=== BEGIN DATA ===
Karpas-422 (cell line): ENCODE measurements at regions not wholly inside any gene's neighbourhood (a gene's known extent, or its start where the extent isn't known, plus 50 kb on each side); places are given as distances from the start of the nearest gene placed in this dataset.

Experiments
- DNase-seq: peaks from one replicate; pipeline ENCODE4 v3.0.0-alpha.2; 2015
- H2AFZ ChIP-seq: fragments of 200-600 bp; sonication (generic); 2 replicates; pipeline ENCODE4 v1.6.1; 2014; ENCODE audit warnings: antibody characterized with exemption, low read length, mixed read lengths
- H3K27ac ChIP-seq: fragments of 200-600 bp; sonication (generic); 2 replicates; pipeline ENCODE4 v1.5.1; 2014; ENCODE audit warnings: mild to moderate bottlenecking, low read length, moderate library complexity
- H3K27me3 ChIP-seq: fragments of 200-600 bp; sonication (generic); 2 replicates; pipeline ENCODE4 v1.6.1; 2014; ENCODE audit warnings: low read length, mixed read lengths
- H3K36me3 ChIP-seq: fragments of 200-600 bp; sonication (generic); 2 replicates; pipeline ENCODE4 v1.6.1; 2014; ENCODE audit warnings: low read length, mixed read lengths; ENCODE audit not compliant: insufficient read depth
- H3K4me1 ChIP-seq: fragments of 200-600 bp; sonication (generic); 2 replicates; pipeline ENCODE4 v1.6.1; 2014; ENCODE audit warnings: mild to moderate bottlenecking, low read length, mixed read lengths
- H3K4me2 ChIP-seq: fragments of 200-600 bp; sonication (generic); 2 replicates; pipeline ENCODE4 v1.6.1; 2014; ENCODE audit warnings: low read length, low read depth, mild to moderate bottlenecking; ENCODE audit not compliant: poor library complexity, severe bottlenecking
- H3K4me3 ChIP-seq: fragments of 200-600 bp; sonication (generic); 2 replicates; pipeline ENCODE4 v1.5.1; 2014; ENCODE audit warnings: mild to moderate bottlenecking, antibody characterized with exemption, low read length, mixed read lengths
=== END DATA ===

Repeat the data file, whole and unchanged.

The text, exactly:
Karpas-422 (cell line): ENCODE measurements at regions not wholly inside any gene's neighbourhood (a gene's known extent, or its start where the extent isn't known, plus 50 kb on each side); places are given as distances from the start of the nearest gene placed in this dataset.

Experiments
- DNase-seq: peaks from one replicate; pipeline ENCODE4 v3.0.0-alpha.2; 2015
- H2AFZ ChIP-seq: fragments of 200-600 bp; sonication (generic); 2 replicates; pipeline ENCODE4 v1.6.1; 2014; ENCODE audit warnings: antibody characterized with exemption, low read length, mixed read lengths
- H3K27ac ChIP-seq: fragments of 200-600 bp; sonication (generic); 2 replicates; pipeline ENCODE4 v1.5.1; 2014; ENCODE audit warnings: mild to moderate bottlenecking, low read length, moderate library complexity
- H3K27me3 ChIP-seq: fragments of 200-600 bp; sonication (generic); 2 replicates; pipeline ENCODE4 v1.6.1; 2014; ENCODE audit warnings: low read length, mixed read lengths
- H3K36me3 ChIP-seq: fragments of 200-600 bp; sonication (generic); 2 replicates; pipeline ENCODE4 v1.6.1; 2014; ENCODE audit warnings: low read length, mixed read lengths; ENCODE audit not compliant: insufficient read depth
- H3K4me1 ChIP-seq: fragments of 200-600 bp; sonication (generic); 2 replicates; pipeline ENCODE4 v1.6.1; 2014; ENCODE audit warnings: mild to moderate bottlenecking, low read length, mixed read lengths
- H3K4me2 ChIP-seq: fragments of 200-600 bp; sonication (generic); 2 replicates; pipeline ENCODE4 v1.6.1; 2014; ENCODE audit warnings: low read length, low read depth, mild to moderate bottlenecking; ENCODE audit not compliant: poor library complexity, severe bottlenecking
- H3K4me3 ChIP-seq: fragments of 200-600 bp; sonication (generic); 2 replicates; pipeline ENCODE4 v1.5.1; 2014; ENCODE audit warnings: mild to moderate bottlenecking, antibody characterized with exemption, low read length, mixed read lengths